Page:Latin for beginners (1911).djvu/165

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THE PARTITIVE GENiriVE 143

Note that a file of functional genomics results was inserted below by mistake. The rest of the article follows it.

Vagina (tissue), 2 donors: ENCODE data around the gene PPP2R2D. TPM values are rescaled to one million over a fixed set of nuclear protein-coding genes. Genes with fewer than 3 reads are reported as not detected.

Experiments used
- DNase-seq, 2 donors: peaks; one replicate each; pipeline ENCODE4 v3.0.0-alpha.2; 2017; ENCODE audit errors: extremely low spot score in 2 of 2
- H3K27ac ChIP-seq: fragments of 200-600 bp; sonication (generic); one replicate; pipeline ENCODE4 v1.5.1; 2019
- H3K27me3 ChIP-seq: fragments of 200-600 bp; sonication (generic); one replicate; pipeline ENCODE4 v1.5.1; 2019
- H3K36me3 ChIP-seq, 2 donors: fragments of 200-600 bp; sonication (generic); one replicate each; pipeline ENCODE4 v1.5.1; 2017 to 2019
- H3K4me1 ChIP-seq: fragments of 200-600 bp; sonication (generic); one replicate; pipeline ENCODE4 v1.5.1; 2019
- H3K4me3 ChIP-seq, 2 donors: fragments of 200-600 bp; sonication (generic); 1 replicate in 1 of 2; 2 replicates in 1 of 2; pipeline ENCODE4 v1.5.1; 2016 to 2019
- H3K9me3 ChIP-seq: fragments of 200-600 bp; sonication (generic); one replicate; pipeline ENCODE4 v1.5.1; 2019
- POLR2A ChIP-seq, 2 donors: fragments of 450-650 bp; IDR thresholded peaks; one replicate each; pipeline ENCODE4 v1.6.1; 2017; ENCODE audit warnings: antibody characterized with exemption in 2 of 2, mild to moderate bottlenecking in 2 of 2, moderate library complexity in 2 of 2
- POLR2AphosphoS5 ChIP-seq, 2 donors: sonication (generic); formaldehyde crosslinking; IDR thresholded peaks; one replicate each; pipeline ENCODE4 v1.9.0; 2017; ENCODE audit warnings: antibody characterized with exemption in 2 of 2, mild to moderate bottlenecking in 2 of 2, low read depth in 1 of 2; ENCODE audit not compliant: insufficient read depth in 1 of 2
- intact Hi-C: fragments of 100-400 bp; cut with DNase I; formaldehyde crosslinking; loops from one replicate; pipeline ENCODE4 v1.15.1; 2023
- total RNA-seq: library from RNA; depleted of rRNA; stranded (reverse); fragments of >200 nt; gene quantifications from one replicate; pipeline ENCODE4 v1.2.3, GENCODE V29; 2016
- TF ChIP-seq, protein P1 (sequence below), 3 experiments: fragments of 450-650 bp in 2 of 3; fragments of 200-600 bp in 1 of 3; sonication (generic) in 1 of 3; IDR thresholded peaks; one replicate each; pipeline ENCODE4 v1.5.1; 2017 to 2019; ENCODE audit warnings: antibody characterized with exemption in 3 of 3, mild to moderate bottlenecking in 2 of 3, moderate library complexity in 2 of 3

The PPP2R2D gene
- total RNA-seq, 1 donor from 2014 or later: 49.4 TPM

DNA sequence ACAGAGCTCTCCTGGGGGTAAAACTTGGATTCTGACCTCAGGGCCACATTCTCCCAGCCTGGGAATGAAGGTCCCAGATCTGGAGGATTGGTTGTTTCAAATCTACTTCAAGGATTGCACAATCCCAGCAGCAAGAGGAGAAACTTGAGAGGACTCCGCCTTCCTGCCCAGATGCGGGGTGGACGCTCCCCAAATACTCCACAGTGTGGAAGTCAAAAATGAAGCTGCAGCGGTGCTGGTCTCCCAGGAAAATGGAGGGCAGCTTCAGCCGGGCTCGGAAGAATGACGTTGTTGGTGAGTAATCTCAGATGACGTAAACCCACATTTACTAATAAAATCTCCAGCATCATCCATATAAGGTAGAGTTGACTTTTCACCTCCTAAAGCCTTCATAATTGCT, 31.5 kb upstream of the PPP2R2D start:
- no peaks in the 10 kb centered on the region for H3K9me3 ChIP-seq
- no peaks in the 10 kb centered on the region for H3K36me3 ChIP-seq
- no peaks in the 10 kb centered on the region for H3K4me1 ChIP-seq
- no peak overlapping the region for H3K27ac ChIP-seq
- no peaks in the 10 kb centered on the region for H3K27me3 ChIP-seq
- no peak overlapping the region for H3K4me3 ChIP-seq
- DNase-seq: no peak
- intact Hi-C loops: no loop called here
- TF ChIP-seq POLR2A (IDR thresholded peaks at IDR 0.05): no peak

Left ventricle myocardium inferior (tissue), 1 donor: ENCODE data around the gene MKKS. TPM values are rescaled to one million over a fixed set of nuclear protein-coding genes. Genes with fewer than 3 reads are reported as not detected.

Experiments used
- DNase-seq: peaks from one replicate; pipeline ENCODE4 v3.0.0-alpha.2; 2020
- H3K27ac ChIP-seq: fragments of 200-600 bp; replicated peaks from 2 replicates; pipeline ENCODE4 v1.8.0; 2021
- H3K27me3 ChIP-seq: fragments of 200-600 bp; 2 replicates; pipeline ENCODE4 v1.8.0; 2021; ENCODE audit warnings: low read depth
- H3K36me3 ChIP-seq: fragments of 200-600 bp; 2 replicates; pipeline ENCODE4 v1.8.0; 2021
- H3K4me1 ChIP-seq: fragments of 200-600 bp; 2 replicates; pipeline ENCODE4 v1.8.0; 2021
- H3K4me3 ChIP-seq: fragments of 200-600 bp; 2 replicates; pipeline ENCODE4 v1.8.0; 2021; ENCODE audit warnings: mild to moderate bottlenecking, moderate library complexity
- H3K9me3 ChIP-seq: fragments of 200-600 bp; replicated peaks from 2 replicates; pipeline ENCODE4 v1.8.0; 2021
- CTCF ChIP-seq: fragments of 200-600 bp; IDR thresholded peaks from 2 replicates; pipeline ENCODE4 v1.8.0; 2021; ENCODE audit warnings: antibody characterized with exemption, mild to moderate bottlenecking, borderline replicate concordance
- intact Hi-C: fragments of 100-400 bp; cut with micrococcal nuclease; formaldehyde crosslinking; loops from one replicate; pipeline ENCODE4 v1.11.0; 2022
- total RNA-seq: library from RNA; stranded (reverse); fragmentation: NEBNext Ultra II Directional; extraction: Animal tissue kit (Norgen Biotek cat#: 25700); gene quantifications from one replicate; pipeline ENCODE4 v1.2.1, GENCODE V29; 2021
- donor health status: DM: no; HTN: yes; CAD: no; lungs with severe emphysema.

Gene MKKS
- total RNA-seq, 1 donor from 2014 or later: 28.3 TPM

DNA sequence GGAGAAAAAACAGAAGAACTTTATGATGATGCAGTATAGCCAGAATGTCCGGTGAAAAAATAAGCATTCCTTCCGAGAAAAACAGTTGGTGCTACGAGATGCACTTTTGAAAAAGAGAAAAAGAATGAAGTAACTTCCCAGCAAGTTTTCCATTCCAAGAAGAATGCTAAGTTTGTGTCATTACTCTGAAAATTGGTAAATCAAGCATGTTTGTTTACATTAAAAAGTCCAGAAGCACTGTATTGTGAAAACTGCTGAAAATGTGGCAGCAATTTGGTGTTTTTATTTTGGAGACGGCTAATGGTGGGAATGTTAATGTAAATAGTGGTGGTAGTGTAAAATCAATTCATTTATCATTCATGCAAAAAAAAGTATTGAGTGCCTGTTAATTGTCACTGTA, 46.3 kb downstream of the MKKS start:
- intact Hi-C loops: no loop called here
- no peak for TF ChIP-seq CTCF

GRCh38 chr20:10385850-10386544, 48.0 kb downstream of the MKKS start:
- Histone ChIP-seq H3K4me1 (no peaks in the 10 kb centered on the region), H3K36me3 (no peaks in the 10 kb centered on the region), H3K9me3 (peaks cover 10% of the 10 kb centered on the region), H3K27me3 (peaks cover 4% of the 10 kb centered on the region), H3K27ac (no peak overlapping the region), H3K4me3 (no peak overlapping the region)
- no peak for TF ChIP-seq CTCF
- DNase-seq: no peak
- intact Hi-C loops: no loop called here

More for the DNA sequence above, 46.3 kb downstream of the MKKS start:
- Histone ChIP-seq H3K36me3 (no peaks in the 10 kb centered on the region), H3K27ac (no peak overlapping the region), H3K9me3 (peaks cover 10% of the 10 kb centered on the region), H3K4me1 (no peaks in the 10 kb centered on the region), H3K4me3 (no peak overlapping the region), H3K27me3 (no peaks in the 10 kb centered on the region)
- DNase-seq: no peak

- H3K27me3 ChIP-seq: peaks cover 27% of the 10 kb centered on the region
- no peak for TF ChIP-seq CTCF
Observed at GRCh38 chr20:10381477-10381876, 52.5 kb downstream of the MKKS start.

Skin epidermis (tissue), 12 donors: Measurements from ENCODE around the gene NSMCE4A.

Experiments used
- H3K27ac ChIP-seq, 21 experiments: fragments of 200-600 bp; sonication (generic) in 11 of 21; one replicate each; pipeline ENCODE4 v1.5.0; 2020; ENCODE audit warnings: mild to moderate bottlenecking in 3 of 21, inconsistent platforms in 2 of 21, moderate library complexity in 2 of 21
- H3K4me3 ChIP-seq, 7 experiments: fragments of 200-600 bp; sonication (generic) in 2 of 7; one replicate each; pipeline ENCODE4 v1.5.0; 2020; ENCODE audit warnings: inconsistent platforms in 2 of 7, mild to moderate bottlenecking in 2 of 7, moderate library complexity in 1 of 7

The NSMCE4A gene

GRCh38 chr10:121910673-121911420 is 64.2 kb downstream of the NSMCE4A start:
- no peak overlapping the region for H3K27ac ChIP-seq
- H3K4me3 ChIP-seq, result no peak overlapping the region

a. &niiB is one of the nine irregular adjectives, and is declined like n&Uaa (cf. §§ 109, 470). The plural of Onus is used to agree with a plural noun of a singular meaning, as, una castra, one camp; and with other nouns in the sense of only, as, Galli uni, only the Gauls. b. Learn the declension of duo, two ; tres, three; and mille, a thousand. (§ 479) c. The hundreds above one hundred are declined like the plural of bonus ; as, ducenti, -ae, -a ducentSnun, -arum, -drum etc. etc. etc. . We have already become familiar with sentences like the following : Omnium avium aquila est velScissima Of all birds the eagle is the swiftest Hoc Sraculum erat omnium clarissimum This oracle was the most famous of all In such sentences the genitive denotes the whole, and the word it modifies denotes a part of that whole. Such a genitive, denoting the whole of which a part is taken, is called a partitive genitive. . Rl LE. Partitive Genitive. Words denoting a part are often used with the genitive of the whole ^ known as the partitive genitive. a. Words denoting a part are especially pronouns, numerals, and other adjectives. But cardinal numbers excepting mflle regularly take the abla- tive with ex or de instead of the partitive genitive. b. Mille, a thousand, in the singular is usually an indeclinable adjective (as, mUle milites, a thousand soldiers), but in the plural it is a declinable noun and takes the partitive genitive (as, decern milia militum, ten thousand soldiers)^ Examples : Fortisaimi h5rum sunt Germ&m The bravest of these are the Germans Decem milia hostium interfecta sunt Ten thousand (Vit. thousands) of the enemy were slain Una ex captivis erat soror rSgis One of the captives was the kin^s sister